From the Washington Post, Radovan Karadzic was convicted of genocide and other crimes for his role in the war in Bosnia. Justice was a long time coming, but it came. And, in the event, it did not crowd out mercy. Karadzic was not sentenced to death, which was the sentence he imposed on thousands of Bosnians.
Two items in Sunday’s Washington Post op-ed page caught my eye, both of which illustrate the perils of punditry. I bring these items to the reader’s attention with an enormous caveat. As one who earns my daily bread as a pundit, I am aware how easy it is to write something in passing that contradicts a whole host of other assertions I have made. But, these items are noteworthy because of what they say about our current political debate.
In this Jubilee Year of Mercy, we are invited to look at things we know, and know well, things that are familiar, even routine, and to see them in the light of mercy, a light the exposes different shadings from what we may have seen before, highlighting different features of the known, even pointing us in a certain direction that was, heretofore, unseen. This year, then, we look at the great Paschal Triduum in the light of mercy. What do we see?
At HuffPost, Zach Carter writes about the way Democratic Party elites have failed the working class. He takes a look at the recent articles in National Review, about which I wrote earlier this week, and the descent of some GOP intellectuals into Social Darwinism. But, it is good that he does not let the Dems off the hook either.
Later this morning, the eight justices of the Supreme Court will hear arguments in Zubik v. Burwell.
At Commonweal, Tony Annett examines the reception of Centesimus Annus in 1991, and what Cardinal Turkson had to say about that document last week. Only n America, was Pope John Paul II understood essentially as a neo-con Republcan.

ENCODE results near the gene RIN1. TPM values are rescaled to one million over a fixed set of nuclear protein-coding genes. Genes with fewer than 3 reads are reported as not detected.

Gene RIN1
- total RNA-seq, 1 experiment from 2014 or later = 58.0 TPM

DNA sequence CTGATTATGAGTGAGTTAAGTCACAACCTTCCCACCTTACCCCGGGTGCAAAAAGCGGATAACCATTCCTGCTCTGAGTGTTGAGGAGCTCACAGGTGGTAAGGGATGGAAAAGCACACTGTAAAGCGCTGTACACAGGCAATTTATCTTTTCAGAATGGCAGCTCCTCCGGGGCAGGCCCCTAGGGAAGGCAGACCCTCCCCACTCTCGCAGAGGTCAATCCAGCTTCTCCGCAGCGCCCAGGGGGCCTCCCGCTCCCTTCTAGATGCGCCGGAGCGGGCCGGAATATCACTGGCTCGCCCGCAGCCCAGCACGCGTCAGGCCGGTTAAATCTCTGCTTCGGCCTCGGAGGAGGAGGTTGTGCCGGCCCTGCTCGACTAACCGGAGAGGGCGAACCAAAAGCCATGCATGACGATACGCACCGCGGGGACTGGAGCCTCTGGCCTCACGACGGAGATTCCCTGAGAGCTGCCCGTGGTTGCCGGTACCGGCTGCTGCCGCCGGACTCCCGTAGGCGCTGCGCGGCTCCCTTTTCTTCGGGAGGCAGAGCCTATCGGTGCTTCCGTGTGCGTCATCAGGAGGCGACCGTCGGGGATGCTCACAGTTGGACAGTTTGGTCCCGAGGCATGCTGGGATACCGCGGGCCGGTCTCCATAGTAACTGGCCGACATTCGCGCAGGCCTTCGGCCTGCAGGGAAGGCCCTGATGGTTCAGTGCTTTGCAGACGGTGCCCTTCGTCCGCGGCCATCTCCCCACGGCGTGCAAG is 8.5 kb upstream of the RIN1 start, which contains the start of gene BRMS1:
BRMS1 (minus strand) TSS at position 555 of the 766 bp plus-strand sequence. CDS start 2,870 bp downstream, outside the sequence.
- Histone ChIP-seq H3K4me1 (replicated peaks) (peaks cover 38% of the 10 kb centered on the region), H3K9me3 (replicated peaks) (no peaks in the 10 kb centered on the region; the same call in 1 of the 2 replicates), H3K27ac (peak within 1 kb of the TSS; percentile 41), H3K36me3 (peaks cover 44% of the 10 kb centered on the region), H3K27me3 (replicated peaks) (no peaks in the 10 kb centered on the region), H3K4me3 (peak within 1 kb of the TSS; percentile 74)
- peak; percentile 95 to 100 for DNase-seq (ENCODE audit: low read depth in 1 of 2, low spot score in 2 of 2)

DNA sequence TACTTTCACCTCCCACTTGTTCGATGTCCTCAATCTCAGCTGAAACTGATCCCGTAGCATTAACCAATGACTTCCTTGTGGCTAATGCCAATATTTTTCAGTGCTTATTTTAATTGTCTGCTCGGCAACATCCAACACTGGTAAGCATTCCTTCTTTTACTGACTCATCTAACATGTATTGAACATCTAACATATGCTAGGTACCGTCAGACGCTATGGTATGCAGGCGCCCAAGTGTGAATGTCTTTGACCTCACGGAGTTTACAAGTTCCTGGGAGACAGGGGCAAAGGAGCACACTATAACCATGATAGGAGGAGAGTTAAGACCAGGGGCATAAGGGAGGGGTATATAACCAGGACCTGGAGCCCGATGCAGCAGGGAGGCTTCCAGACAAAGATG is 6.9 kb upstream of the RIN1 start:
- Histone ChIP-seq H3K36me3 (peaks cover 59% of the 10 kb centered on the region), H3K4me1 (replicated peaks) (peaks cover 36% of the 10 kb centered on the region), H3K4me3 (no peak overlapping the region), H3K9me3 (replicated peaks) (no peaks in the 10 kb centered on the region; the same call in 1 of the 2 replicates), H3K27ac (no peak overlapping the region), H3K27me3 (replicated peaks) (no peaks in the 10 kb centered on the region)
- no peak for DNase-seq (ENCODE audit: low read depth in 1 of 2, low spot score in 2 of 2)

At RNS, Mark Silk beats back the meme that Donald Trump s the candidate of the dispossessed, looking at exit polls that show the breadth of his support across demographics.
The headline at Politico was not reassuring: “Castro and Obama Agree to Disagree on Human Rights, Freedom.” The article detailed the divergent views of the two leaders that become manifest at a joint press conference during President Barack Obama’s visit to the island nation the past couple of days, but also noted that the president made clear he was not seeking to impose U.S. norms on the island nation.
In yesterday's Washington Post, Michelle Boorstein has a great article looking at how Donald Trump is dividing evangelicals or, more precisely, bringing divisions that were already emerging to the surface.
I have said in these pages repeatedly that although Donald Trump poses a unique problem for American democracy, the real problem lies in the voters (and their circumstances) that support him. He has tapped an anger that was already there, and instead of channeling that anger towards an improved commonwealth by invoking the better angels of our natures, he encourages that anger to descend into a deep and abiding resentment that will not be washed out of the culture anytime soon.
Attention all DC area NCR fans: On March 30, Georgetown University's Initiative on Catholic Social Thought in Public Life will be hosting a discussion on "Faith, Francis & the 2016 Election." Yours truly will be one of the panelists. You can find out more information and register to attend by clicking here.